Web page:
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Document Type

International Studies and Languages

Abstract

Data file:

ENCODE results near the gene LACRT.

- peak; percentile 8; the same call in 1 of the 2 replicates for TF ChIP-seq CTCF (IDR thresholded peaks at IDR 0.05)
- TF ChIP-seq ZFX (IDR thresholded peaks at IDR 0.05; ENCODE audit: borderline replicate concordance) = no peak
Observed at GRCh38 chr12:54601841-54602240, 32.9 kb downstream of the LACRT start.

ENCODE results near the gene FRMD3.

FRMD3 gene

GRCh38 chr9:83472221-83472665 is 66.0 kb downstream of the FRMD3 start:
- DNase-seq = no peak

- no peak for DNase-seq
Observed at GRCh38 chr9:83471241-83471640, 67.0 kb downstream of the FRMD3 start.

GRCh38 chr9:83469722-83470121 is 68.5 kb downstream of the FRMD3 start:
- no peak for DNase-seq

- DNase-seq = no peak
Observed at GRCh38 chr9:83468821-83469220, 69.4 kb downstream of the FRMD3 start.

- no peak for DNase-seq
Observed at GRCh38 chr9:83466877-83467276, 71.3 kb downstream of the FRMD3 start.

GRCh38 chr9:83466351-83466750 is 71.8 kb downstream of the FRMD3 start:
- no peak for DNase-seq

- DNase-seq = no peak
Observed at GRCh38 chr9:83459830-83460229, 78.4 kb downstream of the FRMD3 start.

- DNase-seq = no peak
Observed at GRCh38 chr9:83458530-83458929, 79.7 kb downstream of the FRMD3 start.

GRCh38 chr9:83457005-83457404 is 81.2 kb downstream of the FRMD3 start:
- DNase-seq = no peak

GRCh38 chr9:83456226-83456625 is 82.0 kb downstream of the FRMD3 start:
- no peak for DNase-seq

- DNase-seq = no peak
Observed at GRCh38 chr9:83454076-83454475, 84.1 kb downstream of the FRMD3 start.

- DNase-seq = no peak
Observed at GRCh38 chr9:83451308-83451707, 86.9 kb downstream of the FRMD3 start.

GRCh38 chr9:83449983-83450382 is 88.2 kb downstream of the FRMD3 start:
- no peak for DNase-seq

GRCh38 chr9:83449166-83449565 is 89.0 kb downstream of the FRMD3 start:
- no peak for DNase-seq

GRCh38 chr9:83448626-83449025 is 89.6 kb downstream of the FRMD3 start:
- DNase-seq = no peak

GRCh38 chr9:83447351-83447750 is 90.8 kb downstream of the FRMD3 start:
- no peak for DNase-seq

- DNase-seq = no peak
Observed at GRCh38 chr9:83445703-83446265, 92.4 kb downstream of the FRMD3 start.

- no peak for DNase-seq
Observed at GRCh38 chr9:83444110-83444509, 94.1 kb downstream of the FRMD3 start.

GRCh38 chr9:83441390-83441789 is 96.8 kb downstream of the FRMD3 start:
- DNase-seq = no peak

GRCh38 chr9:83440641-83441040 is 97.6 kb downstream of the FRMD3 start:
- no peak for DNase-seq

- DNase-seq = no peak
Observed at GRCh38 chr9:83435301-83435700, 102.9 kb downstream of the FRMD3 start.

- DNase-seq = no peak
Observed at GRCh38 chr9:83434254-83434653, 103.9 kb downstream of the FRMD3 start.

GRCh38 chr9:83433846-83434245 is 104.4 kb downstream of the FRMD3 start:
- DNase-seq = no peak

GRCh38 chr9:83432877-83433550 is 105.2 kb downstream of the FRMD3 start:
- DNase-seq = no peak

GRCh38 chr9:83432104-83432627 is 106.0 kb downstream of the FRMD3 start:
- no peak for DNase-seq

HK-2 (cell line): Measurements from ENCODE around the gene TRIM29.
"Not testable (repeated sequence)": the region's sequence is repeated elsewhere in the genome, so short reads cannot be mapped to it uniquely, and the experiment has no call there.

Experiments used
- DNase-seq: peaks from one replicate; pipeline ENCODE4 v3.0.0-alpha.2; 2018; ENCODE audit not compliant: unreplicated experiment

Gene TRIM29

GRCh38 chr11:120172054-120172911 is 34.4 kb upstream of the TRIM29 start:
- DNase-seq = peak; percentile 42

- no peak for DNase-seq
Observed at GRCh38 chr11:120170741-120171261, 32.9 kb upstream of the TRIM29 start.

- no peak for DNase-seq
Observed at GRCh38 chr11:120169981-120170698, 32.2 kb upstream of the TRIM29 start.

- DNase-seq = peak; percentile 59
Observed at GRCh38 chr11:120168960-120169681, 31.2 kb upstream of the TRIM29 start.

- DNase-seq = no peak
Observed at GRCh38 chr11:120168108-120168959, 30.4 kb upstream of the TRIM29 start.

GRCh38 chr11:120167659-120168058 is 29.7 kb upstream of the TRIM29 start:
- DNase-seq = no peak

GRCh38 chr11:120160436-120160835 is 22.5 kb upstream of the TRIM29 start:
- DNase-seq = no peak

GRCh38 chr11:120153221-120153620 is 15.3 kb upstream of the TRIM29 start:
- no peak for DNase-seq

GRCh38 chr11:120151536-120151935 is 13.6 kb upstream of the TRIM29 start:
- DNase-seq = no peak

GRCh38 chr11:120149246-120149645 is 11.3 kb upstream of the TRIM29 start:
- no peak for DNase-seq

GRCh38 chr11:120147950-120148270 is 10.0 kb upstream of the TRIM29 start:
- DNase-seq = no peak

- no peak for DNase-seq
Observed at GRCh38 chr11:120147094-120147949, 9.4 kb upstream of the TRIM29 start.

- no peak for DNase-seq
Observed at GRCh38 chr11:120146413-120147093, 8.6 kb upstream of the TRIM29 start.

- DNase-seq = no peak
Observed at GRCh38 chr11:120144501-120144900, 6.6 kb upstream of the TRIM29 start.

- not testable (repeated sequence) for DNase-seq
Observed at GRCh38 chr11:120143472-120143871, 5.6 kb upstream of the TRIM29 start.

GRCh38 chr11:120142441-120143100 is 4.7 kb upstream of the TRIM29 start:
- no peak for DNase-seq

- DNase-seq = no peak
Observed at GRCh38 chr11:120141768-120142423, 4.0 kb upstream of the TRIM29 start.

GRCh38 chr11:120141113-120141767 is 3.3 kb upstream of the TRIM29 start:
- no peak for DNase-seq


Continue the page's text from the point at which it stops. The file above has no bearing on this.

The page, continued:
The past fifteen to twenty years have seen a significant shift in focus to the Middle East-North Africa (MENA) region as well as other primarily Islamic regions and countries, including Indonesia. Much of Western foreign policy has been allocated to tracking and stopping trans-national Islamic terrorist networks such as Al-Qaeda and Al-Shabaab, and working with the governments of the countries throughout which these groups operate. Despite what popular culture may portray, those who study Islam and its adherents have come to recognize that these terrorist groups represent a severe minority of what is often a thoughtful and peaceful faith. However, the study of Islam by Western thinkers is still far from complete. While Islamic politics and traditions have been studied for decades, there is one major component that has been severely limited and all too often ignored: the study of women and their role in Islamic culture. This paper will focus on examining the role Muslim women play in politics. A literature review of the material already compiled in Western academia, will determine the degree to which most Muslim women are politically active and whether or not that degree is established by each woman’s own choice or by oppression from her male-dominated society. This paper categorizes political activity into three types, from least active to most active: 1. political discourse and community-affiliated activities such as meetings, 2. political protests and demonstrations, and 3. holding public office. The focus is primarily on women in the MENA region, although there is much more outside of this area worth considering. The examination is mainly on the recent past (1970’s-present) with some references to Islamic history and tradition. The working research question for this study is as follows: Are Muslim women relatively inactive (compared to Western expectations) in politics due to oppression by their male-dominated society or by personal choice? This paper will survey what Muslim women are doing for themselves to become more involved in politics and whether or not they want to be politically active in the ways that the West thinks that they should. It seems that the Islamic community in MENA is tolerant of women’s participation in politics to a certain extent and up to a certain level. When determining whether or not Muslim women are relatively inactive in politics due to oppression by their male-dominated society or by personal choice, this framework helps identify patterns and trends that can be used both in the development of policy and a better understanding of this population’s political desires and empowerment. The information collected in this paper lead to the conclusion that women who are minimally or mildly politically active are so by choice, not because they are pressured to be any more or less active. Second, women who are highly politically active, or wish to be, do indeed face oppression and obstacles in their progress and development as leaders. It appears to be socially acceptable for a woman to hold a position of leadership within a particular community, but there must still be a man of higher rank that can counter any of her decisions.


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